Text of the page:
If I could say anything about Gayle Roper it’s that she simply has the perfect combination of tenacity and talent to make it in the volatile world of publishing. She has written over 40 books, fiction and non-fiction, her specialty being romantic mysteries. She teaches on writing and women’s issues and has won a Rita Award for her fiction. When I gave her the choice of topics for our Author’s Buffet, it did not surprise me that Gayle chose as the subject near and dear to her heart the topic of waiting on the Lord. Welcome, Gayle, to Words to Go!
GAYLE: Thank you, Patty! It's interesting that the greatest lesson in waiting on the Lord has come mostly through my writing and the process of publication. I'm a choleric personality, very task oriented, very accomplishment driven.
PATTY: If you’re new to the temperaments, those of us trained in the Littauers' CLASS speaker’s services are highly versed in them. The choleric temperament is also called the A-type personality. As a matter of fact, I’ve just noticed the Alphas are leading the pack this week in chats. Gayle, how do you best describe our type of temperament?
GAYLE: Let's do it, and let's do it now and well. That mindset works well when it comes to writing. I have control here.
PATTY: For a bit, at least.
GAYLE: Oh, sure! Then, off the work goes and I've lost control. I’m forced to wait for other people to make choices over which I have no control. I am forced to wait on their time tables, their tastes, their corporate charts.
PATTY: Readers may not understand our story's tenuous journey from desk to publication.
GAYLE: If the work sees publication, then I'm forced to wait on the whims of salesmen, store owners, and buyers. Again no control.
PATTY: Well, at least little control.
GAYLE: This waiting has forced me to constantly go before the Lord, asking His grace for today, his peace for my straining urgency. I have been forced through the years to learn to say, over and over, "Not my will but Yours be done."
PATTY: But sometimes it’s easier said than done in practice at least.
GAYLE: I've observed that we all have at least one thorn that drives us to the Lord.
PATTY: Only one?
GAYLE: I have a sound marriage, two kids who love us, two daughters-in-law we love and who love us, and five great grandkids. Often family tensions and disappointments are what drive us to our knees, but that's not my situation--for which I thank the Lord daily.
PATTY: I feel blessed with my family too. But there are other types of thorns, you’re saying.
GAYLE: Sure, for some the thorn is health.
PATTY: As some author friends shared in last week’s “Greening of the Soul” chats.
GAYLE: For me that thorn has been the lack of control over my chosen career and ministry. Every day I live in an arena that swirls around without asking my opinion or seeking my wisdom. Every day I hand over work I've sweated over and prayed over for someone else to do with as they please. Much as it grates, it has also been one of the best things for me spiritually. "Not my will but Yours be done."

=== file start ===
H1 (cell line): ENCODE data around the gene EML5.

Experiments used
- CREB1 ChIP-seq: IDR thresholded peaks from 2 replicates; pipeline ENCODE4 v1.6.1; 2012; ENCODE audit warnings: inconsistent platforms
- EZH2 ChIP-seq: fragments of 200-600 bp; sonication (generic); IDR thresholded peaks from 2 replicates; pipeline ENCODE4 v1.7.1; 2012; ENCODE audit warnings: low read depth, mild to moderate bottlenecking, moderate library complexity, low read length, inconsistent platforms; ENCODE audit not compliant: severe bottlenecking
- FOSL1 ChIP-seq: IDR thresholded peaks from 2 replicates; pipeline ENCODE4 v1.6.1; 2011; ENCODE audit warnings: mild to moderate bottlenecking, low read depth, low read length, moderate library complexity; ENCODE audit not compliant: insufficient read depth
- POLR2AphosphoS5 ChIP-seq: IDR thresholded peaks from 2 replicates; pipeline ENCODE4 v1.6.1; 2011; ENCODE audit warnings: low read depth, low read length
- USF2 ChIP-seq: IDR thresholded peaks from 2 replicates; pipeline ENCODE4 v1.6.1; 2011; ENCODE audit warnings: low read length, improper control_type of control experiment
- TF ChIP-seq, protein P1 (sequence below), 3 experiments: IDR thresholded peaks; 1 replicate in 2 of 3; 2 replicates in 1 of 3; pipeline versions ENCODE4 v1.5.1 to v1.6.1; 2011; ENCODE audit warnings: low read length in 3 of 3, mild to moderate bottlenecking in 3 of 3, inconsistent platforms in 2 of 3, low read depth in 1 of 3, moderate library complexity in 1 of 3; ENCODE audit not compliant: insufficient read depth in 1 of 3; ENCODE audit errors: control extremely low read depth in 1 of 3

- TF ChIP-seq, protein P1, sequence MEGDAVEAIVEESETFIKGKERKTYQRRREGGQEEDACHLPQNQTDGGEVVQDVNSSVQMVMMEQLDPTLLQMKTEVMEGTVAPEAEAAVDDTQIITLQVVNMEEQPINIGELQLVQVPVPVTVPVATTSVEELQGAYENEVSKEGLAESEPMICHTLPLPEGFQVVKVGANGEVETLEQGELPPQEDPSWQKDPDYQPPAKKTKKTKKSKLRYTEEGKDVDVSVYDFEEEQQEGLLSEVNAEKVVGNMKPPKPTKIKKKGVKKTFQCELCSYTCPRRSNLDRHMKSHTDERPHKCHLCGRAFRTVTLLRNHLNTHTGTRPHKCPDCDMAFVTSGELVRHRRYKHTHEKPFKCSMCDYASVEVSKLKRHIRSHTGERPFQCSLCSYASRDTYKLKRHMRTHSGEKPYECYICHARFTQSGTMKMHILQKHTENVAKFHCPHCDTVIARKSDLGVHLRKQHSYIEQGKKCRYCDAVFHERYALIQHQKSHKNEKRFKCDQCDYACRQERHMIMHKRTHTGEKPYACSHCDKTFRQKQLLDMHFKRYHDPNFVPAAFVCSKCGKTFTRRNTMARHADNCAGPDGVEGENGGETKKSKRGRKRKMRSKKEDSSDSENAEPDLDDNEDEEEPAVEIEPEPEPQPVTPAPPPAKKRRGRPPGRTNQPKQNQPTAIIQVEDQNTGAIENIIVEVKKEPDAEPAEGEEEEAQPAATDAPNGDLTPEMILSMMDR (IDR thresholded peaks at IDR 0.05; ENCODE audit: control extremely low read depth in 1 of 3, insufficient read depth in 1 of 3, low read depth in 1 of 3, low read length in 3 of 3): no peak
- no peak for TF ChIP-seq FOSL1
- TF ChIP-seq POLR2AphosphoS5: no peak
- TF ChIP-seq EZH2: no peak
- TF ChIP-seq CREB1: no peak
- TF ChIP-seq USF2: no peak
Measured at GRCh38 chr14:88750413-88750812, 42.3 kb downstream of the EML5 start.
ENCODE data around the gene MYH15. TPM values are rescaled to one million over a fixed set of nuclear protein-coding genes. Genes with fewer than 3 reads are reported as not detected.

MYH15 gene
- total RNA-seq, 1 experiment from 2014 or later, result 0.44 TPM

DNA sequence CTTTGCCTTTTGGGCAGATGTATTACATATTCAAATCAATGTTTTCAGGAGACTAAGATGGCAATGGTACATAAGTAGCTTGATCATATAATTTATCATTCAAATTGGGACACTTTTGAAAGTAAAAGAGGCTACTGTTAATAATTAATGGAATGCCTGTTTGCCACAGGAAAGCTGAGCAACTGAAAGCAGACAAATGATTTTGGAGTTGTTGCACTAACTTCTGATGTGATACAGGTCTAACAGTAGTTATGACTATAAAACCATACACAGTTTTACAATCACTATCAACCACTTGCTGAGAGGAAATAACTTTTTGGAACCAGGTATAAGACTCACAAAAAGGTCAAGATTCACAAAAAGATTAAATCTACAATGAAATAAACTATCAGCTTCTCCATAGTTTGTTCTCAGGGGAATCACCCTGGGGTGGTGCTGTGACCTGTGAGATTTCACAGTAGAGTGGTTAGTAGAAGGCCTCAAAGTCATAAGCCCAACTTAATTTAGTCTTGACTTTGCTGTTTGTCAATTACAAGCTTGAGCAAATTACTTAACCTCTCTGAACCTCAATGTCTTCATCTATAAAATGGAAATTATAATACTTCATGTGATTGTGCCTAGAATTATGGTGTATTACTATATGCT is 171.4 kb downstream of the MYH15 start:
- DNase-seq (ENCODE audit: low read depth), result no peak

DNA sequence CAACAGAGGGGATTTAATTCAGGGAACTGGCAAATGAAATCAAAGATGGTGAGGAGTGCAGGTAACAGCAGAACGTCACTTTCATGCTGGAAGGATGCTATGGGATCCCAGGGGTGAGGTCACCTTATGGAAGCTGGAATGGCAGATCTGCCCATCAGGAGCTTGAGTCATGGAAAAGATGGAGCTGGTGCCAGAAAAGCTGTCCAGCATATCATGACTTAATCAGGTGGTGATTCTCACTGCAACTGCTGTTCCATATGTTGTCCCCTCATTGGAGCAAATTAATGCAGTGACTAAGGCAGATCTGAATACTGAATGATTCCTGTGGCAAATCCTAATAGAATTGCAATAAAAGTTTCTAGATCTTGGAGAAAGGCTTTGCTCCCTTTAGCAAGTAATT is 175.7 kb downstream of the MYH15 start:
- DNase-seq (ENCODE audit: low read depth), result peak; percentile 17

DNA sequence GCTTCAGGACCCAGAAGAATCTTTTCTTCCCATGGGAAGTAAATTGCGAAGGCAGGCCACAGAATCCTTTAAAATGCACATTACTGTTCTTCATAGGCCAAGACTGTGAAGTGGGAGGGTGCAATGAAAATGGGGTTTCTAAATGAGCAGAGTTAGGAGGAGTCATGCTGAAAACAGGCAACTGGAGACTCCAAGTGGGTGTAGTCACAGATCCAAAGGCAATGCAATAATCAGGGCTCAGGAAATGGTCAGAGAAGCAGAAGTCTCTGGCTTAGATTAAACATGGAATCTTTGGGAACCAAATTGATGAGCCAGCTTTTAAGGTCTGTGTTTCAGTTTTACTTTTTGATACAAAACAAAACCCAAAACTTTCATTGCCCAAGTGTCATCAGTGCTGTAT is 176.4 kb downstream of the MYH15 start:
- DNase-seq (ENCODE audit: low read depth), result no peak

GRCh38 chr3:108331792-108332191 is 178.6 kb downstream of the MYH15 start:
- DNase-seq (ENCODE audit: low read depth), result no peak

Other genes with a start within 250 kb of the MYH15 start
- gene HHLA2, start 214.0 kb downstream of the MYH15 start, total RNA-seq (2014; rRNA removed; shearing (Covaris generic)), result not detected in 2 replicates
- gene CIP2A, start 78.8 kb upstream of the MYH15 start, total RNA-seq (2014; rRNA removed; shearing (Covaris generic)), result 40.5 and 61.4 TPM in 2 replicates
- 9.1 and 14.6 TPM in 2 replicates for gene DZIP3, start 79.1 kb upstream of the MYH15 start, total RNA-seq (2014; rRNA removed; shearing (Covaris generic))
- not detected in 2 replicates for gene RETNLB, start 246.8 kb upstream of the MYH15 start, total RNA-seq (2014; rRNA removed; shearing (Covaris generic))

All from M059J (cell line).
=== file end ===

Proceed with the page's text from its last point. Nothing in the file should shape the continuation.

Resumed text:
PATTY: Gayle, what do you consider the greatest goal in life to obtain?
GAYLE: So many of us can quote Eph.2:8,9: "For it is by grace you have been saved, through faith—and this not from yourselves, it is the gift of God— not by works, so that no one can boast." Great verses! But we often forget verse 10 which follows right after: "For we are God's workmanship, created in Christ Jesus to do good works, which God prepared in advance for us to do."
PATTY: And a workmanship is a work in progress, isn’t it?
GAYLE: My goal is to do the work Christ has called me to do. As a doer, I like that idea, but I also realize that there's a LOT more than mere doing tied up in this thought.
PATTY: Like the part we’re supposed to do?
GAYLE: Yes. There's spending enough time with the Lord so that I hear Him when He calls me toward a certain task. There's learning to be obedient to this call. There's learning to walk as He would walk as I do this work. There's having my speech seasoned with grace toward those I work with.
PATTY: The little things that can trip us up.
GAYLE: In other words, doing the work He has called me to do requires me to be conformed to the image of Christ.
PATTY: Not a fallible leader, but the One on the throne.
GAYLE: And there's a goal worth living for.
PATTY: Yes, because in our reaching, he is reaching back to help us out of our frailties. Gayle, this has been such a delight to chat with you today. Thanks for chatting with us today.
GAYLE: Thank you, Patty, for inviting me.
PATTY: Gayle is giving away a copy of her novel Fatal Deduction. Please leave feedback along with your first and last name for a chance to win in Saturday's Big Book Give. Please check Saturday's list to see if you won a book from our fabulous authors on this week's Author Buffet.